Shadowing protocol you should be aware of

December 11, 2014

Students learning from their mentor in the obstetrics department If you’ve managed to get the opportunity to shadow a physician in a hospital or a private clinic, congratulations! You are one of the lucky few so consider it a privilege.

For several reasons, not many hospitals are favourable to the idea of letting pre-med students spend a few days or a week following their medical staff around on the hospital premises. One of the main reasons for this reluctance is the many legal repercussions that could potentially ensue should anything go wrong. Other reasons include patient privacy and possible inconvenience for the hospital staff.

To make the most of your shadowing experience and also to make sure you do not inconvenience the hospital or the medical staff who you will be shadowing, there are certain established guidelines you should be aware of.

Use these points as a checklist before you start on your shadowing experience:

  • Arrive at the hospital or clinic with sufficient time to spare so you can orient yourself with the facilities and observe how everything works. Don’t ever keep the physician waiting. Not even for a few minutes. No excuse is good enough if you are late. As a medical professional, patients’ lives depend on you and a few minutes can make the difference between life and death. Unpunctuality is unforgivable and will start you off on the wrong foot.
  • Dress professionally but comfortably. Most importantly, wear comfortable footwear. You are likely to be on your feet all day. 
  • Understand the limits of your role as an observer. You will not be doing yourself any favours and will definitely not impress anyone by giving suggestions on possible diagnoses, offering to administer medications, engaging with patients and other tasks usually reserved for qualified medical professionals.
  • Treat all staff and patients with dignity and respect, irrespective of your personal opinions regarding race, religion, gender, sexual orientation, disability, nationality or age. The single important trait of good medical practitioners is their ability to rise above persona prejudices and treat all patients with dignity and respect.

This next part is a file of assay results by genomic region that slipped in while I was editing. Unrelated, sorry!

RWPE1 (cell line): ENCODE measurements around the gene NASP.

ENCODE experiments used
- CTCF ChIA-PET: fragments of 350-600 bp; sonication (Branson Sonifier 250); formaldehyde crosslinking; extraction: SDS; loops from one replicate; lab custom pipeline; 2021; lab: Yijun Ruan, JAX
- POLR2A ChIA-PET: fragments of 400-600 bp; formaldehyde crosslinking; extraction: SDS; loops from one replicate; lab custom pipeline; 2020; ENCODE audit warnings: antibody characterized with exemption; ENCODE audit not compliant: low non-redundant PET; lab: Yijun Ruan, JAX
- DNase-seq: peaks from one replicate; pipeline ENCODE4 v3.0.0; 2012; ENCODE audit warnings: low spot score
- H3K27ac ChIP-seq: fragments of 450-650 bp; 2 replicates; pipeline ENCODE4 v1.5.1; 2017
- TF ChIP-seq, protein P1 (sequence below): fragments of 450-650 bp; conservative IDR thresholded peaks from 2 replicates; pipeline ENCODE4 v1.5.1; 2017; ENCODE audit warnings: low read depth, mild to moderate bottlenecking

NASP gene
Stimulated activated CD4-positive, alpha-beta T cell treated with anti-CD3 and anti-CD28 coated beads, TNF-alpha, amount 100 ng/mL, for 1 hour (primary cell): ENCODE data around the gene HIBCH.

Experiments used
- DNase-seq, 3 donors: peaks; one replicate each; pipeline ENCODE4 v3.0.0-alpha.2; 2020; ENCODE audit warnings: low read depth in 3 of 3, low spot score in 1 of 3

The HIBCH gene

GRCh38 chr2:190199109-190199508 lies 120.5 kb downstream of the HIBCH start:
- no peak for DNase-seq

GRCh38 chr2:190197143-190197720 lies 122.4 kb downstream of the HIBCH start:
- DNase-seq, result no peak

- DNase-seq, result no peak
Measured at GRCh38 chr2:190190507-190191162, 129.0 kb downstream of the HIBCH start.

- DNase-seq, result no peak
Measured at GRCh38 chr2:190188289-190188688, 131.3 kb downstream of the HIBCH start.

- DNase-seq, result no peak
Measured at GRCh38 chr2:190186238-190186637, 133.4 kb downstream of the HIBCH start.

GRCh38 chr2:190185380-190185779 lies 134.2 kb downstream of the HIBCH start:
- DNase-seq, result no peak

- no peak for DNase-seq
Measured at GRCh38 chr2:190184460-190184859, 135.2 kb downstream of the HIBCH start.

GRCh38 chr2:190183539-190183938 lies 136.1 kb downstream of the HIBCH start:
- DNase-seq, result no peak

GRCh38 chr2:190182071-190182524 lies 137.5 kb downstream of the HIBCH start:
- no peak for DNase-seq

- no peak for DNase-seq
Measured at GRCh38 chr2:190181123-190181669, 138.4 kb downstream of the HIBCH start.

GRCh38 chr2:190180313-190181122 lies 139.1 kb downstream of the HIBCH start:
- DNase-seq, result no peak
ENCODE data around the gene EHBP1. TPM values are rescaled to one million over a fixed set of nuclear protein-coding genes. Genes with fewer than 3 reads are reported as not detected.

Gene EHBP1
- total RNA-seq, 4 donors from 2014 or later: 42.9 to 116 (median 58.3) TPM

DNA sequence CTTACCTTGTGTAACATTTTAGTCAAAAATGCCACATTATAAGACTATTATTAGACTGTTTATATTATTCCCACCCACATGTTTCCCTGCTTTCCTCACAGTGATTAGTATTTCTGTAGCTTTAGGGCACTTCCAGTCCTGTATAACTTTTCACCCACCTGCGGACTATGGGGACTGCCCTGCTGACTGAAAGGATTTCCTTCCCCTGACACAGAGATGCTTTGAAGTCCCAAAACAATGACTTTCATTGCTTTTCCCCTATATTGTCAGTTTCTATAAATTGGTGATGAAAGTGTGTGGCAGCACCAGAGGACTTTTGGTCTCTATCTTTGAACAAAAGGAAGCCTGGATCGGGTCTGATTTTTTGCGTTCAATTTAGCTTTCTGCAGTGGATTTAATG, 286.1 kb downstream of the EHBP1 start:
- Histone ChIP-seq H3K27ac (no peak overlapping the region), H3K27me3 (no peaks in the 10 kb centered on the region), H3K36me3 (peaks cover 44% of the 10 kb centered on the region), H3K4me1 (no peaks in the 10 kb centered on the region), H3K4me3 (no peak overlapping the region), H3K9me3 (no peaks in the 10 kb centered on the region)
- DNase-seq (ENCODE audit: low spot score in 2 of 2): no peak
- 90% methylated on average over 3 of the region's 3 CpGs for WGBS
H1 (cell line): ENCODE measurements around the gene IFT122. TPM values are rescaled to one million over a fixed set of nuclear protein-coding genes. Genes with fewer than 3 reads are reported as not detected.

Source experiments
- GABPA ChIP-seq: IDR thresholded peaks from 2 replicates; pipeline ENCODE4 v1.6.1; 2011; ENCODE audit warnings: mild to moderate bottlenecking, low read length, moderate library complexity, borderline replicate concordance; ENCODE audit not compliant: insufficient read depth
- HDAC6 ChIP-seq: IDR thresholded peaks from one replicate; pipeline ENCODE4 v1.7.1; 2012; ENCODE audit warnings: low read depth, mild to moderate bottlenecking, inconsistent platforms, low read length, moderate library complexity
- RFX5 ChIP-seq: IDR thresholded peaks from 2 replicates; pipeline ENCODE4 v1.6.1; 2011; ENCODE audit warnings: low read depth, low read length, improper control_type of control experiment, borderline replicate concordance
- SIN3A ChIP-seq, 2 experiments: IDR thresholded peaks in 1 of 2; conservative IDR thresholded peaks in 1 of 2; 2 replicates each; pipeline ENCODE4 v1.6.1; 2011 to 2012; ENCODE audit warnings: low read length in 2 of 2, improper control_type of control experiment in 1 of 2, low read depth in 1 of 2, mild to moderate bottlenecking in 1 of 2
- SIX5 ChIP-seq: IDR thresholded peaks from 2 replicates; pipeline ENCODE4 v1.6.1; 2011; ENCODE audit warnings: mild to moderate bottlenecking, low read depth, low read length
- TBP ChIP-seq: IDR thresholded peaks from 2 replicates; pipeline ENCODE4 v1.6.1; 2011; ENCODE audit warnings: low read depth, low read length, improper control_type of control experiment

• Maintain the strictest privacy and confidentiality regarding patient information.
  • Patients have a right to refuse to have med students present. Respect that and don’t harbour any grudges. It’s nothing personal. Some people are just uncomfortable in hospitals and prefer not to be the focus of attention.
  • Always act with utmost integrity, regardless of the potential consequences. Be honest and forthright with physician supervisors, peers, patients and staff.
  • This may be a good time to network with other professionals but definitely do not accept patients’ invitations to connect on any social platforms. Draw a distinct professional line between patients and you. 
  • Behave in a courteous, appropriate, professional manner at all times.
  • If you happen to be ill, it is best to stay away from the hospital. Coming in to contact with patients while you are ill puts them at higher risk. Make sure you notify the physician supervisor as soon as you have made the decision.

Most important of all, learn and absorb as much as you can from the professionals around you. Observe. Make notes. Ask questions. This is your opportunity to explore whether you are cut out for a career in medicine so make the most of it.